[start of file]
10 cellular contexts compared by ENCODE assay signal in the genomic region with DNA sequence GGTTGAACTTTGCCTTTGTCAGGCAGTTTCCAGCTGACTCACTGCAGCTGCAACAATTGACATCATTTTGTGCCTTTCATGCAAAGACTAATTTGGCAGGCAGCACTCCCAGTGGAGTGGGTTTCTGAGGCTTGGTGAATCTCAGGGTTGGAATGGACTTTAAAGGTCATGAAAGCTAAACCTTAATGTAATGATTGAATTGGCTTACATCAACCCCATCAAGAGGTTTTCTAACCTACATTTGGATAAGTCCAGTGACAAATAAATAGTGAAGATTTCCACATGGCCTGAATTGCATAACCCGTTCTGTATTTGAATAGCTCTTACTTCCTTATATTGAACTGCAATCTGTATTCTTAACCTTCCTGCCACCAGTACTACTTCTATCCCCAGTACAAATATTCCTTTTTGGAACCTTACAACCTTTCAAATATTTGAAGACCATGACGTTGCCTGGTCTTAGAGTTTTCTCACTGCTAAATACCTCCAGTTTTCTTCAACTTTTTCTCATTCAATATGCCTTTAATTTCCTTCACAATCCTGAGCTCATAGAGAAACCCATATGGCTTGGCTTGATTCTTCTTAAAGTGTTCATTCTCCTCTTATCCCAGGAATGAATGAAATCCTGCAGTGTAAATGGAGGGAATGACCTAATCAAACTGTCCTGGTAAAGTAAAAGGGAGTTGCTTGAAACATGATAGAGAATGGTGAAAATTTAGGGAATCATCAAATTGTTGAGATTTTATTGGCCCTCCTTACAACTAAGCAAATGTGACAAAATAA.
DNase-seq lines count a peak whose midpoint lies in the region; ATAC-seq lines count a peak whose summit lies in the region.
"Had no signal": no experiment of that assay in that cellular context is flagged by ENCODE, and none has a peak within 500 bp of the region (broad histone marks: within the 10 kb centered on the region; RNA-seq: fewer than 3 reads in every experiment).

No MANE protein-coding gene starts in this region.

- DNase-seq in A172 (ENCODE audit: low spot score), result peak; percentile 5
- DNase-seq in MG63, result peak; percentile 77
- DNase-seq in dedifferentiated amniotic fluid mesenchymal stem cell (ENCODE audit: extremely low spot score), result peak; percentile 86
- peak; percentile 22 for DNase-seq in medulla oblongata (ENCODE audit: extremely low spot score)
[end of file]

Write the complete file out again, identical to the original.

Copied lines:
10 cellular contexts compared by ENCODE assay signal in the genomic region with DNA sequence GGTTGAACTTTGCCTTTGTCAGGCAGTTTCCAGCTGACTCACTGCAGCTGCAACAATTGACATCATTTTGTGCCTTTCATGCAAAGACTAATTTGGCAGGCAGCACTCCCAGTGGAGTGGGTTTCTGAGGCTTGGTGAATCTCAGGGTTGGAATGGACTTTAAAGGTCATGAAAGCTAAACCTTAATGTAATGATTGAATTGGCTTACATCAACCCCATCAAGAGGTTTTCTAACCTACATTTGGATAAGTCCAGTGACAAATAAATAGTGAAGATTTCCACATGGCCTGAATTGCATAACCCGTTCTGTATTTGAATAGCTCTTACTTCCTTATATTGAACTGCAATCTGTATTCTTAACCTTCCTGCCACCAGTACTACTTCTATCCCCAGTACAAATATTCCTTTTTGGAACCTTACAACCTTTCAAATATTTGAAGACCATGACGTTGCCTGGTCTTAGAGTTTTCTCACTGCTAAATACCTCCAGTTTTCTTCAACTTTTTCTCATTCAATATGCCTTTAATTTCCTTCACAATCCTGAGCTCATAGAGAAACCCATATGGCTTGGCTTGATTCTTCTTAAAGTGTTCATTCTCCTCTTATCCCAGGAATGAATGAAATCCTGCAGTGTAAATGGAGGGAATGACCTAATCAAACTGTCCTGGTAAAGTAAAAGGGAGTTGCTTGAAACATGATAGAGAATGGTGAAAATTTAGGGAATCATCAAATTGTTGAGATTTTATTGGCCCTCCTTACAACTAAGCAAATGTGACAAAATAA.
DNase-seq lines count a peak whose midpoint lies in the region; ATAC-seq lines count a peak whose summit lies in the region.
"Had no signal": no experiment of that assay in that cellular context is flagged by ENCODE, and none has a peak within 500 bp of the region (broad histone marks: within the 10 kb centered on the region; RNA-seq: fewer than 3 reads in every experiment).

No MANE protein-coding gene starts in this region.

- DNase-seq in A172 (ENCODE audit: low spot score), result peak; percentile 5
- DNase-seq in MG63, result peak; percentile 77
- DNase-seq in dedifferentiated amniotic fluid mesenchymal stem cell (ENCODE audit: extremely low spot score), result peak; percentile 86
- peak; percentile 22 for DNase-seq in medulla oblongata (ENCODE audit: extremely low spot score)